Cedars at JCA wins appellate decision


The Eastern Missouri appellate court ruled in favor of the Jewish Center for Aged last Tuesday (July 21) in its trial seeking an injunction to prevent PAMI, the mortgage holder of the Cedars at the JCA, a 252-bed senior care facility in Town and Country, from foreclosing on the facility without first giving the JCA the ability to purchase the mortgage note.

The Missouri Court of Appeals – Eastern District heard oral arguments for the case in June. The appeals court’s decision was filed July 21, upholding the 2008 ruling by St. Louis County Circuit Judge Melvyn W. Wiesman that PAMI, a subsidiary of Lehman Brothers, must give the JCA a “purchase notice,” as stipulated in the original lease of the ground upon which the Cedars was built.

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Before the Cedars at the JCA was constructed, JCA leased the ground to JCA Support Co., a separate legal entity, with a provision that any future mortgage holder on the facility built there would have to provide JCA with the opportunity to purchase the appraised leasehold interest before the mortgage holder could foreclose.

The Cedars at the JCA opened in 2003. The JCA and PAMI went to court in late November 2007, seeking to halt PAMI’s attempts to foreclose on the Cedars. PAMI purchased the $55-million mortgage of the Cedars in a HUD auction in September for $19.1 million, according to Department of Housing and Urban Development records. The Cedars had been in default on its mortgage payments since 2005. Judge Wiesman granted a temporary restraining order in December, requiring JCA to post a $1.5 million bond.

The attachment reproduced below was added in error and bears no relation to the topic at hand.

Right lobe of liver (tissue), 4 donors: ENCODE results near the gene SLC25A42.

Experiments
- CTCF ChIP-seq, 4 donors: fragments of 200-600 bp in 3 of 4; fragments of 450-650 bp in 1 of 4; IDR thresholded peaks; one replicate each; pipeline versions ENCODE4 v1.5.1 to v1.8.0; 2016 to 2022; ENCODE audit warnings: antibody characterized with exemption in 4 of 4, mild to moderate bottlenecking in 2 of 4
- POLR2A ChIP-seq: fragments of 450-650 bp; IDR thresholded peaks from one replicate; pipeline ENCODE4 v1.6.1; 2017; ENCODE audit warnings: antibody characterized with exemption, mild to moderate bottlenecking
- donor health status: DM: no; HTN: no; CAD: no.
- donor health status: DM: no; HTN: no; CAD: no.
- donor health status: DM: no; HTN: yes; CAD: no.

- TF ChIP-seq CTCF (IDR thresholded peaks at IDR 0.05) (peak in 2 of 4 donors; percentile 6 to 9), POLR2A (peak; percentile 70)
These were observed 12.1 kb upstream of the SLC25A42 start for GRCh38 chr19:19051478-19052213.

Ken Rubin, president of the JCA Board of Directors, said the Cedars leadership was pleased with the decision, but declined to be interviewed further before press time.

Gary Eisenberg, an attorney with Herrick, Feinstein LLP, a New Jersey firm representing PAMI, said his client did not wish to comment.

In the decision, the three-judge panel of the appeals court upheld four key points PAMI disputed in their appeal:

* The “purchase notice” provision in the ground lease is “a covenant that runs with the land” and is “binding upon Appellants [PAMI] regardless of whether they were a party to the original lease

* The JCA was not granted a purchase notice by PAMI

* It was “inconsequential whether JCA Support was the alter ego of JCA” in light of the lack of a purchase notice

* The trial court did not abuse its discretion in failing to appoint a receiver to collect rent pursuant to the assignment of rent clause contained in the deed of trust.

PAMI can now appeal the decision. According to Beth Riggert, Communications Counsel for the Missouri Supreme Court, an appeal can be filed for a re-hearing by the Eastern Missouri Appellate Court (typically also with a request that if the appeals court denies a re-hearing, that it transfer the case to the Missouri Supreme Court for consideration). A re-hearing, if granted, would be decided by all 14 judges on the Missouri Court of Appeals -Eastern District.

Riggert said another option is for parties to appeal directly to the Missouri Supreme Court. She noted that less than 10 percent of appeals court cases are transferred to the Missouri Supreme Court.

If the appellate court and the Missouri Supreme Court decline to examine the case, the existing appellate decision will stand.

Additionally, PAMI could offer a purchase notice to the JCA or negotiate a settlement.

Rubin said in a 2008 interview that he was confident that if PAMI offers a purchase notice, the JCA will be able to make the purchase.